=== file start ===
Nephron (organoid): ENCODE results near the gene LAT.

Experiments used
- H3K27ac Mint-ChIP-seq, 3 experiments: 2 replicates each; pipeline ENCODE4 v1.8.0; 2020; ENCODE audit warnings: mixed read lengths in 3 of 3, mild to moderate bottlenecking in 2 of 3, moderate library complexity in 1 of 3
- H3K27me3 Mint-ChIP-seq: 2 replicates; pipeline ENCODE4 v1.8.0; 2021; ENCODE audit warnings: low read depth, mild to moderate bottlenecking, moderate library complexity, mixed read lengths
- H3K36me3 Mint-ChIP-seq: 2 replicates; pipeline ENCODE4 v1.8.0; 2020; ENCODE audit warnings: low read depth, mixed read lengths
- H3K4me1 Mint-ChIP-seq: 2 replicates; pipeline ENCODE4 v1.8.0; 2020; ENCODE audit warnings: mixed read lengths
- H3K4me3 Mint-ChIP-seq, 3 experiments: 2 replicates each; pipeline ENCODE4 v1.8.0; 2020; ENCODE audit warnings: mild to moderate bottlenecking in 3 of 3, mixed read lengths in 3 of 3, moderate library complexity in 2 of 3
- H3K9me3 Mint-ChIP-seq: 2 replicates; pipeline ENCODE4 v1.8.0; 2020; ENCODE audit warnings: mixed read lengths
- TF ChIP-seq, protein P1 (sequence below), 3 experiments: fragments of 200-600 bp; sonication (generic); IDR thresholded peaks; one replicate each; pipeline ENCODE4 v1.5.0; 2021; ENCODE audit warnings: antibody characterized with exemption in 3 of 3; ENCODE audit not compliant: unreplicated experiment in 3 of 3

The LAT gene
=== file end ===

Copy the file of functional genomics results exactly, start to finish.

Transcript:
Nephron (organoid): ENCODE results near the gene LAT.

Experiments used
- H3K27ac Mint-ChIP-seq, 3 experiments: 2 replicates each; pipeline ENCODE4 v1.8.0; 2020; ENCODE audit warnings: mixed read lengths in 3 of 3, mild to moderate bottlenecking in 2 of 3, moderate library complexity in 1 of 3
- H3K27me3 Mint-ChIP-seq: 2 replicates; pipeline ENCODE4 v1.8.0; 2021; ENCODE audit warnings: low read depth, mild to moderate bottlenecking, moderate library complexity, mixed read lengths
- H3K36me3 Mint-ChIP-seq: 2 replicates; pipeline ENCODE4 v1.8.0; 2020; ENCODE audit warnings: low read depth, mixed read lengths
- H3K4me1 Mint-ChIP-seq: 2 replicates; pipeline ENCODE4 v1.8.0; 2020; ENCODE audit warnings: mixed read lengths
- H3K4me3 Mint-ChIP-seq, 3 experiments: 2 replicates each; pipeline ENCODE4 v1.8.0; 2020; ENCODE audit warnings: mild to moderate bottlenecking in 3 of 3, mixed read lengths in 3 of 3, moderate library complexity in 2 of 3
- H3K9me3 Mint-ChIP-seq: 2 replicates; pipeline ENCODE4 v1.8.0; 2020; ENCODE audit warnings: mixed read lengths
- TF ChIP-seq, protein P1 (sequence below), 3 experiments: fragments of 200-600 bp; sonication (generic); IDR thresholded peaks; one replicate each; pipeline ENCODE4 v1.5.0; 2021; ENCODE audit warnings: antibody characterized with exemption in 3 of 3; ENCODE audit not compliant: unreplicated experiment in 3 of 3

The LAT gene